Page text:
If you do decide to try antidepressants for seasonal affective disorder, your doctor may suggest you take them at the typical onset period each year. The doctor might suggest you continue to take medication after your SAD episode ends. This all depends on your personal needs and the severity of your depression.

By building a relationship with your doctor, you can confront the symptoms of SAD as a team. When you start taking medication, it’s especially important to have a doctor available who knows your case, listens to you and is always available to answer any questions or provide support. 

5. Make Your Own Treatment Plan

In addition to working with a doctor, you should also make your own seasonal affective disorder treatment plan. For many patients, symptoms may always be a part of their life. But with the right plan, they can manage their SAD and feel better even during their most difficult time of year.

Your personal treatment plan should target all of your specific SAD symptoms. For example, if you struggle with insomnia and sleeping regularly during the winter, a healthy sleep schedule is important.

You may find yourself sleeping too much in the winter, which can be just as unhelpful to your mental health. Aim for 6 to 8 hours each night, and avoid taking long naps during the day. 

Additional steps to manage SAD include:

  • Eating a well-balanced diet. Personal nutrition impacts your mental health, so aim for a diet that has plenty of vitamins and nutrients from fruits and vegetables. Avoid eating excessive carbs, takeout and processed snack foods. 

  • Spending time with friends and family. Although you may withdraw when you feel depressed, social connection eases the loneliness of depression. You don’t have to go out on the town or force yourself to attend events. Simply spending time together can make a big difference.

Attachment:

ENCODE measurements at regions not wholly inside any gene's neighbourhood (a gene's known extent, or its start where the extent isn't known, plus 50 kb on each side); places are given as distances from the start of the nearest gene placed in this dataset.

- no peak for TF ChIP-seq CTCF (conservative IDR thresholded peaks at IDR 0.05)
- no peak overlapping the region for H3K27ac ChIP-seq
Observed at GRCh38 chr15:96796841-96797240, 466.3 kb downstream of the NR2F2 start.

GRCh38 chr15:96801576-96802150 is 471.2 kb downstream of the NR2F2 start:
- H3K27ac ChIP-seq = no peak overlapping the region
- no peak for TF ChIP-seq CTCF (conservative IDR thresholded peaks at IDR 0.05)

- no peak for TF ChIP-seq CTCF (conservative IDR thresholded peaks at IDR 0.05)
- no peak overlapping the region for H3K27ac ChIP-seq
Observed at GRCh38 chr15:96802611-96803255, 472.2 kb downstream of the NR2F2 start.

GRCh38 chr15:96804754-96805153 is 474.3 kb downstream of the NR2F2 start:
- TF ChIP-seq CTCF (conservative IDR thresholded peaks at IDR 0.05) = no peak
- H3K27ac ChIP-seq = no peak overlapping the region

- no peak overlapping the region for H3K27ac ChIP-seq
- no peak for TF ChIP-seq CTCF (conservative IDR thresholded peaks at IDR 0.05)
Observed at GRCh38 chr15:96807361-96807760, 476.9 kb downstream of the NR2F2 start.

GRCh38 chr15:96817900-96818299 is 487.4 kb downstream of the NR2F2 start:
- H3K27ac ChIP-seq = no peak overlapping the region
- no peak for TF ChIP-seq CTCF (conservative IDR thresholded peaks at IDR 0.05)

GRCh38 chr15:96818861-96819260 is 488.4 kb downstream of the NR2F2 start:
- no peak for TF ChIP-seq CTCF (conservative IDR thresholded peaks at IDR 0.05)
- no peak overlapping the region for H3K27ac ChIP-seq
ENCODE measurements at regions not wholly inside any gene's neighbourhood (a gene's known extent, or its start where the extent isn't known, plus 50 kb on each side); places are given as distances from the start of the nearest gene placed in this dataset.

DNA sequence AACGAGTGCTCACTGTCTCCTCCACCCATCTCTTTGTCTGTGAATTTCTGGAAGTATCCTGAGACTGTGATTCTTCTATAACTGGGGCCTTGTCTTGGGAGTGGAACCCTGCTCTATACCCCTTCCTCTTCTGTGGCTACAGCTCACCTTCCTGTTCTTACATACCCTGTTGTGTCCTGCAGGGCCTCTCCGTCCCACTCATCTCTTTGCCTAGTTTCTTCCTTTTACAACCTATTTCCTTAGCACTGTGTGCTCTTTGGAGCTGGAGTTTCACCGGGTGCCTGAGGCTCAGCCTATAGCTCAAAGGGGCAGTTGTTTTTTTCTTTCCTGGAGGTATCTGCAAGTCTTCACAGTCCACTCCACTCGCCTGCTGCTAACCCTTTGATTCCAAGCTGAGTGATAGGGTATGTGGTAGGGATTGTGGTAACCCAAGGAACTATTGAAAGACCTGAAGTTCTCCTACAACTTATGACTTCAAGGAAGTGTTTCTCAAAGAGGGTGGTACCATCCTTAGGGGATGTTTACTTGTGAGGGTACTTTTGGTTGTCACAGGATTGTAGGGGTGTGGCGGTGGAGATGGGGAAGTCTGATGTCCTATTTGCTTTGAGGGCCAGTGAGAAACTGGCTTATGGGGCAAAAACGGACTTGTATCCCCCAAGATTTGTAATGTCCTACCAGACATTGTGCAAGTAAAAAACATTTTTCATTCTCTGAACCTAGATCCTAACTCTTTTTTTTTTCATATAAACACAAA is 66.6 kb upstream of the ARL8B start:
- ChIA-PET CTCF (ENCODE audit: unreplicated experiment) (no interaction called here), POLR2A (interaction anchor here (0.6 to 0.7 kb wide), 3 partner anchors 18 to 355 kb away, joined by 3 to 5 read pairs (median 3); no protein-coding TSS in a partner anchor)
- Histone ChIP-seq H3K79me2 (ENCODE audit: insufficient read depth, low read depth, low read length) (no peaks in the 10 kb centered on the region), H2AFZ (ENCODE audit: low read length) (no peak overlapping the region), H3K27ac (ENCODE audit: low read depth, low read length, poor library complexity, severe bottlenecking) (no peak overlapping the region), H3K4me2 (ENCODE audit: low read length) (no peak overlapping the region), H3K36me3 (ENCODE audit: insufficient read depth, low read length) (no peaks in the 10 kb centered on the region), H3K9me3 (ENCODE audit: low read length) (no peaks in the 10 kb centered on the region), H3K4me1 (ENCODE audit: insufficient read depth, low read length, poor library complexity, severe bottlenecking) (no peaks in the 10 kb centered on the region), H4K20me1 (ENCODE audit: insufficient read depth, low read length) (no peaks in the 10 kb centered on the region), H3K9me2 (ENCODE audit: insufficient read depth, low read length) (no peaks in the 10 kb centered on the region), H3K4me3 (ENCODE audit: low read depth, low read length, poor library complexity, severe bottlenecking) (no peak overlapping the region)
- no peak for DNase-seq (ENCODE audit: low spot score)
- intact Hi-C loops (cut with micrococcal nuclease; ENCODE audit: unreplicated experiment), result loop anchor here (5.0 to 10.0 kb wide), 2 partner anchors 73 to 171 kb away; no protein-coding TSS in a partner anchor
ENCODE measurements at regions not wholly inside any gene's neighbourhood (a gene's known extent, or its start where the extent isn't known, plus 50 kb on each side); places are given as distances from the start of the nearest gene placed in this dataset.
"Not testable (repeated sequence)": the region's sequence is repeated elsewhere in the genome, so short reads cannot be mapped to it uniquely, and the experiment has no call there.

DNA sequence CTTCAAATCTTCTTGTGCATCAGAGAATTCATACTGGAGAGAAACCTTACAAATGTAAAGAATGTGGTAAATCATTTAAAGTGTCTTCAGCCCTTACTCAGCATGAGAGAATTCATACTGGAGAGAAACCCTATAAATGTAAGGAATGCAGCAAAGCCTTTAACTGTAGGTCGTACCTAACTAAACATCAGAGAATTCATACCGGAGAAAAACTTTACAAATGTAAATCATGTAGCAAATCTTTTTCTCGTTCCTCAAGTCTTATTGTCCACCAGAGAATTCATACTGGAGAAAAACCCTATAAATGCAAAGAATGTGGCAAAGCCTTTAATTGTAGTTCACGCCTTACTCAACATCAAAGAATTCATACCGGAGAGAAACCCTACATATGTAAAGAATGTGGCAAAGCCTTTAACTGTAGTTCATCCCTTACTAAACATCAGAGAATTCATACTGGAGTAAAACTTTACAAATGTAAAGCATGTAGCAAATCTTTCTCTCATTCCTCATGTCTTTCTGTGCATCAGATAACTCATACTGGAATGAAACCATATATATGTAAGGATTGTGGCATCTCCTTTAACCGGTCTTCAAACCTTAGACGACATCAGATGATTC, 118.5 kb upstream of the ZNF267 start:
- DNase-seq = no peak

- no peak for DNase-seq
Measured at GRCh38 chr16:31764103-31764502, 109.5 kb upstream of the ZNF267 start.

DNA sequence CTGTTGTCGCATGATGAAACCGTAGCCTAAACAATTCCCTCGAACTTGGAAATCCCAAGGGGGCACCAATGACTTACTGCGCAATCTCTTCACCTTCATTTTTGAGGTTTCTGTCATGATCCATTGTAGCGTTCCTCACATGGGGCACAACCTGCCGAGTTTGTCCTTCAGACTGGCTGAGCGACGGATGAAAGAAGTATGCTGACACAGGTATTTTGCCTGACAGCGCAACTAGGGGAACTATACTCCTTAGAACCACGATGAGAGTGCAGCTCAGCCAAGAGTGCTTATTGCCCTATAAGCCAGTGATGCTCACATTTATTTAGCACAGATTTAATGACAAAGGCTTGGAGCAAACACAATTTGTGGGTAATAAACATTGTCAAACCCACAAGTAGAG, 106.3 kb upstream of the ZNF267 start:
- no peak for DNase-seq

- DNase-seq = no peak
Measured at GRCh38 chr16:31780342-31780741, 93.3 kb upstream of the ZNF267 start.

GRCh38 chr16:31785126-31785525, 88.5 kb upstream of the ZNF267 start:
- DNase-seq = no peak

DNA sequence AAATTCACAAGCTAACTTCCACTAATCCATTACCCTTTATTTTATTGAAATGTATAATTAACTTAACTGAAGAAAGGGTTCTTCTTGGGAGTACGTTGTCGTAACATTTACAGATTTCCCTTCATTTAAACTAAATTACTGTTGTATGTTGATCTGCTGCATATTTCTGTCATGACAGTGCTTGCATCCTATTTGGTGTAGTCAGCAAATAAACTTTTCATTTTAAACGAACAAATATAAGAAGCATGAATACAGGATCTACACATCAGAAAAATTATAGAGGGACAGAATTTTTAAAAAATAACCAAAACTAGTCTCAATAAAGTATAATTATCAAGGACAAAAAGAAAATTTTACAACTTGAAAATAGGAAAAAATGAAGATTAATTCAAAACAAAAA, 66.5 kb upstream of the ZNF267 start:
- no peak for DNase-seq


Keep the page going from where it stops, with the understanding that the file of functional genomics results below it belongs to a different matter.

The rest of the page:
• Find Relaxation Techniques You Enjoy. Managing stress is an important element of depression treatment. You may decide to try a low-stress physical activity, like yoga or tai chi, or mindful meditation. Journaling, making art or even playing video games can all help manage stress. 

  • Take a Trip Somewhere Warm.  If possible, visiting a location with a warmer climate can help ease SAD. If you have summer SAD, then visiting a place with cooler temperatures may be beneficial. Taking a vacation can also give you some more free time to lower stress and practice self-care. 

Finding Care When You Need It

At Juno, we provide comprehensive healthcare for the entire family. Our medical experts offer fast, reliable service for affordable prices. Find a doctor who takes the time to listen to your experience, hear your concerns and make the difference you need when it comes to treating seasonal affective disorder. 

We help patients build long-term, trusting relationships with their physicians. Your health lasts a lifetime, and you deserve a provider who puts effort in getting to know you. Schedule an appointment with us today to connect with one of our doctors.